I am glad that I exist. I hope you are too. To be glad about one’s existence is to prefer it to be the case that one exits rather than one does not.
If I am glad that I exist, then I don’t want the history of the world up until my existence to be significantly altered. This is because my existence is contingent upon an incredibly complex history leading to the joining of a particular sperm with a particular egg. Any other pairing would have produced someone else and thus I would not exist.
It follows that if I am glad that I exist now, then I also don’t want the history of the world after I began to exist to include any event that would entail that I do not exist now.
One significant alteration to the past would be my mother having an abortion when I was in the womb. If I were to be asked now whether I consent to my mother aborting me when I was in the womb, I would not consent. Since I am glad I exist, I don’t want my mother to have had an abortion.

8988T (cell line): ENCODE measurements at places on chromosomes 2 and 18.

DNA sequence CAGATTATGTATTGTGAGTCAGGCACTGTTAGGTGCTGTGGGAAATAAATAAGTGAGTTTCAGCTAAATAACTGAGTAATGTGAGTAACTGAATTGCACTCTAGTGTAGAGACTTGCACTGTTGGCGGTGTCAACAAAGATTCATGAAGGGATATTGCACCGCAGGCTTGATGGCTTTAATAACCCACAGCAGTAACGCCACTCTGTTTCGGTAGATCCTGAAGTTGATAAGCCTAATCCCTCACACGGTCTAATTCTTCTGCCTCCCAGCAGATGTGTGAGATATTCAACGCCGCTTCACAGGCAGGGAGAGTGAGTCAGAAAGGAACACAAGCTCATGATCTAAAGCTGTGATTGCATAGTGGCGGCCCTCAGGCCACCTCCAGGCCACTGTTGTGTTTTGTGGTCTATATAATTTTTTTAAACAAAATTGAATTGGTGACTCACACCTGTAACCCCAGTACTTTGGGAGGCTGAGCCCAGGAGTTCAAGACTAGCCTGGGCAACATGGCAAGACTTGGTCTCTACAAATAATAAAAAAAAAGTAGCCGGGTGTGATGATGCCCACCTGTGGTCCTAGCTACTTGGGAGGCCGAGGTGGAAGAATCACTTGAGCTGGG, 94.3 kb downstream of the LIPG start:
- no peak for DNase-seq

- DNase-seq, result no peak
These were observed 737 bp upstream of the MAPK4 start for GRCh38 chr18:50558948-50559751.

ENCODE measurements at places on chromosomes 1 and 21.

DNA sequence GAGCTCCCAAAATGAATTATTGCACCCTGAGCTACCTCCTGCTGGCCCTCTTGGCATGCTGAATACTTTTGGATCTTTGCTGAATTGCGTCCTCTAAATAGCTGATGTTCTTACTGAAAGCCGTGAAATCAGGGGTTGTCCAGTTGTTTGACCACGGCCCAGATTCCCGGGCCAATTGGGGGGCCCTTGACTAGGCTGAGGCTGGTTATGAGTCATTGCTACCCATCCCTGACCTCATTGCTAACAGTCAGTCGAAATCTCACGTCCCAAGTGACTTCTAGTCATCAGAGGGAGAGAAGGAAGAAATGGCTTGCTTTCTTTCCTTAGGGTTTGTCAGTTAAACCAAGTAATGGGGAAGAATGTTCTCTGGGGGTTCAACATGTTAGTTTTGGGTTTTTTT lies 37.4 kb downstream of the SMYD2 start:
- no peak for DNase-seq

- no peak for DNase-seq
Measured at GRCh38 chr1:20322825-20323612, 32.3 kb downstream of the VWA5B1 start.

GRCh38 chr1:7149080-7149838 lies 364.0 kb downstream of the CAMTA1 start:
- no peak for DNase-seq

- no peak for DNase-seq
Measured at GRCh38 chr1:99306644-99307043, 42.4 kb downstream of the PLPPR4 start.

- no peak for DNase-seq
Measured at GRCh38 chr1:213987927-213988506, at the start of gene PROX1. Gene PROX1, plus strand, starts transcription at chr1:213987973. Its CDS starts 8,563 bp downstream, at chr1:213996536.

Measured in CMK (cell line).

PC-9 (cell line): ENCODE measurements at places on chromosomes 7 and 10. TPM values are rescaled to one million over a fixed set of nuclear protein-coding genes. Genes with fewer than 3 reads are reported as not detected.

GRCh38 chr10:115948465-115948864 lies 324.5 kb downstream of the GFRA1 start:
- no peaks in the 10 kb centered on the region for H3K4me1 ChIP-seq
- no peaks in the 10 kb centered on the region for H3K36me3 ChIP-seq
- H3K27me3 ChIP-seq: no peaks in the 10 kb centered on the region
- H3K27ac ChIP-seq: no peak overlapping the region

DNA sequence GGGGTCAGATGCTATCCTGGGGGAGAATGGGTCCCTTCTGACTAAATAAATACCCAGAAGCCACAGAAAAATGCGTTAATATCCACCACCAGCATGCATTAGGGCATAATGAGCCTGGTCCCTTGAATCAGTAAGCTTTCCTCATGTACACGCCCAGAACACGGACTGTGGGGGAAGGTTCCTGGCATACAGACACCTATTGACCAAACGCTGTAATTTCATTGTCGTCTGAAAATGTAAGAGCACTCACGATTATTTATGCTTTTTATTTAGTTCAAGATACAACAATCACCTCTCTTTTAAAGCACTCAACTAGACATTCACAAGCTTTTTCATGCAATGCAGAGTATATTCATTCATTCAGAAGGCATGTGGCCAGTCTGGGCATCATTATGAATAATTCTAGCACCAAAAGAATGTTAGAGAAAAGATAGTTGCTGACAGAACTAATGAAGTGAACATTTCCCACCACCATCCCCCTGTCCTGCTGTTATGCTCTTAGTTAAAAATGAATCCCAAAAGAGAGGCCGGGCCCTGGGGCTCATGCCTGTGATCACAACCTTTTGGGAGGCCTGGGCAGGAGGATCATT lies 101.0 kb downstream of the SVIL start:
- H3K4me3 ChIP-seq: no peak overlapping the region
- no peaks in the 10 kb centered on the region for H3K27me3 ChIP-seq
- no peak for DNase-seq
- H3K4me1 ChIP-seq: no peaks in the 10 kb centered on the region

If I don’t want my mother to have had an abortion, I cannot consistently maintain that having an abortion is morally permissible. This is because I am not the only one who is glad to exist. People who will exist in 20 years time and will be twenty years old will have the same preference as me – they will be glad that they exist. If I were one of those people (people who are now in the womb), I would not want for my mother to have had an abortion now. Thus, I do not want any of them to be aborted now.
It is not good to hold inconsistent beliefs. It is not consistent to be glad that I exist and hold that abortion for others is morally permissible. So, if I am to be consistent, I should believe that abortion is not morally permissible.
Based on William Hasker’s “The Existential Problem” and Harry Gensler’s argument in his Ethics (Routledge, 2017).